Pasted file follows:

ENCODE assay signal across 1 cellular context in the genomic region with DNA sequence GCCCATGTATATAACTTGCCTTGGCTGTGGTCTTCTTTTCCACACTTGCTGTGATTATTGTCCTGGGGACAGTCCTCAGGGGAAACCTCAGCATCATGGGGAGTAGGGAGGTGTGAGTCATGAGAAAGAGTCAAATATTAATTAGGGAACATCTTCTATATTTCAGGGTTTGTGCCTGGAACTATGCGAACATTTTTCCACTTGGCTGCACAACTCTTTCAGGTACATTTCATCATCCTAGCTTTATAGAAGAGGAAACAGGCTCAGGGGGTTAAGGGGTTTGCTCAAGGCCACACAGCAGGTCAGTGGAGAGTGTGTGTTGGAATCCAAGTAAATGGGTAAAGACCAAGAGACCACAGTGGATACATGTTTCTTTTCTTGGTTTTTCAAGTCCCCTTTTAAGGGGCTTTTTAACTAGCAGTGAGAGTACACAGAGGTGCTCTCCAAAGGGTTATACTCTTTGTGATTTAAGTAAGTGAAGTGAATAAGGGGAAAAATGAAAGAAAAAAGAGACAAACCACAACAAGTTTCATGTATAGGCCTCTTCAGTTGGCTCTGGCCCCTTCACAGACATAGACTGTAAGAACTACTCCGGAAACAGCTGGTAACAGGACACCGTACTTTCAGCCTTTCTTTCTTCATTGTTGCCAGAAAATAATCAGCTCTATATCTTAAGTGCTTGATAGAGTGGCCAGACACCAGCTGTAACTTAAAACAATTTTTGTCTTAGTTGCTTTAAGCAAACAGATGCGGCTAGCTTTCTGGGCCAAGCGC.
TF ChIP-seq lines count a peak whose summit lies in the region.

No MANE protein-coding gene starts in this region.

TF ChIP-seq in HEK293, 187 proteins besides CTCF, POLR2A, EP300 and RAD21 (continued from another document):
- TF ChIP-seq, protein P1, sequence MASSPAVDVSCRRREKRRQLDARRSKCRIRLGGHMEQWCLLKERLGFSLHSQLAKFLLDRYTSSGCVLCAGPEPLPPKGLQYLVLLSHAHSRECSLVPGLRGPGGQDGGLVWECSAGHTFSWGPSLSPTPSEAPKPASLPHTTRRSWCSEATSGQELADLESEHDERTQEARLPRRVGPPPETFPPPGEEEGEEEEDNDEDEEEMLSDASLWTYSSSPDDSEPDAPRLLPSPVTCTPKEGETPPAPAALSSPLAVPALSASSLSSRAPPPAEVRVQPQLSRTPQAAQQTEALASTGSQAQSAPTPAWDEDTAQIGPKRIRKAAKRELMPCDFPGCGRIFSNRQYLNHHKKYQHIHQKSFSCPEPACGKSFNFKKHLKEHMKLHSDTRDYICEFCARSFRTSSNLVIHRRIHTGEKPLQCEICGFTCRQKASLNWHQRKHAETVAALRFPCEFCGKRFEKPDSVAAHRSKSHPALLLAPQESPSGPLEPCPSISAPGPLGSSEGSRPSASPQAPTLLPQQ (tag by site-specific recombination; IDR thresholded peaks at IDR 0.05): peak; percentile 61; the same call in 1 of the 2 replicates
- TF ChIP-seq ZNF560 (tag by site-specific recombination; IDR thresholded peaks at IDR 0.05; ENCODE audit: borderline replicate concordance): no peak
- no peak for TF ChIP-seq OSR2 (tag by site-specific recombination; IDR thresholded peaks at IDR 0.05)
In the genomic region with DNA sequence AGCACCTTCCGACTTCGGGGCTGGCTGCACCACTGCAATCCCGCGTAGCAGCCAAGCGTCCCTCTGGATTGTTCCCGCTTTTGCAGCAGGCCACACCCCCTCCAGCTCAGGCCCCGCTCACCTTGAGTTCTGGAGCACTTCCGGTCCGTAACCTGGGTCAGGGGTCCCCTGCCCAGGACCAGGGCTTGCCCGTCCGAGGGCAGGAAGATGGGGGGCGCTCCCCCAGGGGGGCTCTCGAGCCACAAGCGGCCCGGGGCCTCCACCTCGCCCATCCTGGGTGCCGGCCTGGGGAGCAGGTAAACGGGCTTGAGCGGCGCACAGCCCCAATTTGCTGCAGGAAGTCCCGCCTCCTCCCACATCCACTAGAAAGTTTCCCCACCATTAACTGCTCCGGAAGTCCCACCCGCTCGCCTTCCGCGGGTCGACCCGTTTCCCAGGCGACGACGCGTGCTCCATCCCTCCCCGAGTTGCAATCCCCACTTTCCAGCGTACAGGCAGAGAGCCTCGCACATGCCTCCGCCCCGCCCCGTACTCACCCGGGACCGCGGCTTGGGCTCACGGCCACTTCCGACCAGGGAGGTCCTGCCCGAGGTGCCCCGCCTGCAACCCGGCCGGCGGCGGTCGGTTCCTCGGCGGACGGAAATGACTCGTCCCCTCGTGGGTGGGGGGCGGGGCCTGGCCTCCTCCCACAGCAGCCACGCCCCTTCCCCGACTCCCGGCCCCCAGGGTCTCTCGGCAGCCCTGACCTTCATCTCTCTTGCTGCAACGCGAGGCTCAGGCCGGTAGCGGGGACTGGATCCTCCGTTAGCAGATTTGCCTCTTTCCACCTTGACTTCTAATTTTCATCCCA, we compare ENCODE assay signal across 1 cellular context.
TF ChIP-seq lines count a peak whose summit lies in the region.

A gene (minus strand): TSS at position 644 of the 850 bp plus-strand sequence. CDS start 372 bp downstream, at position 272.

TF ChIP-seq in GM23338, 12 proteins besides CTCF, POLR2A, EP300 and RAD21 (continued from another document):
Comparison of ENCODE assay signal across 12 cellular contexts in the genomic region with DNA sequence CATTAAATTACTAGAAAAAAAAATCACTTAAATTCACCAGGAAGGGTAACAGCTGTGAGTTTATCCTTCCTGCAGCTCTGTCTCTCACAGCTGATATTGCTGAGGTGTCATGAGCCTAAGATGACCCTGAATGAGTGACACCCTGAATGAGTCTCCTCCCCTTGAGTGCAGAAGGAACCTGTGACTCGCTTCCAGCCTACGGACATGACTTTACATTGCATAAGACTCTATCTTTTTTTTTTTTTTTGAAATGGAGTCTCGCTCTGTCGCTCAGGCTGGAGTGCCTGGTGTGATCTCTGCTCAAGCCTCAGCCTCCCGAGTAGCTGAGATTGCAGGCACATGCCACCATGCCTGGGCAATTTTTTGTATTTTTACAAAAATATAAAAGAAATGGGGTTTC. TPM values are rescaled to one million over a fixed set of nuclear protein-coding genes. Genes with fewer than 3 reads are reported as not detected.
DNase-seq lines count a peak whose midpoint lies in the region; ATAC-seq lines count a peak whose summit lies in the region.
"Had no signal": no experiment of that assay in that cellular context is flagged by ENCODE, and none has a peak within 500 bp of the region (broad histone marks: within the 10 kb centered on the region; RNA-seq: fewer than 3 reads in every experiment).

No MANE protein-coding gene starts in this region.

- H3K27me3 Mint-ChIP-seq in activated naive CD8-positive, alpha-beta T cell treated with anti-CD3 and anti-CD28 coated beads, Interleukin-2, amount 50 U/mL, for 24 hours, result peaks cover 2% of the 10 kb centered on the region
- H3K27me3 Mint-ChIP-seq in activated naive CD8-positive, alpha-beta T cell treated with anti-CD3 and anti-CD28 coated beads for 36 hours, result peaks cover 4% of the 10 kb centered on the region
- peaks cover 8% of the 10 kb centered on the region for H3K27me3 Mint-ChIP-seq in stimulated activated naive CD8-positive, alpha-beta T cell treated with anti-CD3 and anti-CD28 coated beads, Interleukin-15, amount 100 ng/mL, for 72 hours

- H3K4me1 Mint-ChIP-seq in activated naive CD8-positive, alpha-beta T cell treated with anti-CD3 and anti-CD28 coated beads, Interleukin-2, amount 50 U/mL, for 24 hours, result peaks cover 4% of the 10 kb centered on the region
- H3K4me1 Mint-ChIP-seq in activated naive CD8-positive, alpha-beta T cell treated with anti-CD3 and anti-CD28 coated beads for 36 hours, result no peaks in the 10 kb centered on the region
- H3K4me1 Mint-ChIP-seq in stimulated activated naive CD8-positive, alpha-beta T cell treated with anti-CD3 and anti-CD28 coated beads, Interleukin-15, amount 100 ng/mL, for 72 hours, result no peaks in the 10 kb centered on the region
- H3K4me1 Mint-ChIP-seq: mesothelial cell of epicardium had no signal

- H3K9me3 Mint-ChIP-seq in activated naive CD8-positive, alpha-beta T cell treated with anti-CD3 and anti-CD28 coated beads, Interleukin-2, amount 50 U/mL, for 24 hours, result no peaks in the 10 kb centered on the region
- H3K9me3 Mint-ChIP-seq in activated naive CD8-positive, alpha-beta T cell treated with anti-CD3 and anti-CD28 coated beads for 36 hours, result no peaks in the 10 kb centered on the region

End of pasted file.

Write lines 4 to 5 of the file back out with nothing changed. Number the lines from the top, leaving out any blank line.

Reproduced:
TF ChIP-seq in HEK293, 187 proteins besides CTCF, POLR2A, EP300 and RAD21 (continued from another document):
- TF ChIP-seq, protein P1, sequence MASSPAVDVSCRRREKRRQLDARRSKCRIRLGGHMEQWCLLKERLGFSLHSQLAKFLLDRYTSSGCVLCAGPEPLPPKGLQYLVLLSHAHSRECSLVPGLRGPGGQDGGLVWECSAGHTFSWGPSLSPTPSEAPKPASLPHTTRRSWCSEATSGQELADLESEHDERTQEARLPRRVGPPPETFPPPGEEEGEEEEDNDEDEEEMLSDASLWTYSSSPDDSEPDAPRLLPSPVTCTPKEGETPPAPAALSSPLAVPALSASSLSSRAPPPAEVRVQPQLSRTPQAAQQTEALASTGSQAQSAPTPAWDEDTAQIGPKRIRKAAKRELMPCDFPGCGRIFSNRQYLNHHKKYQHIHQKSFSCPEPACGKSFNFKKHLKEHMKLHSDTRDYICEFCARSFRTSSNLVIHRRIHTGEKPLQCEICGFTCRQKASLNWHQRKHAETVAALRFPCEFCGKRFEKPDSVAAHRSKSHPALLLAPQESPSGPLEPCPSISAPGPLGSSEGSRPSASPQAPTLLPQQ (tag by site-specific recombination; IDR thresholded peaks at IDR 0.05): peak; percentile 61; the same call in 1 of the 2 replicates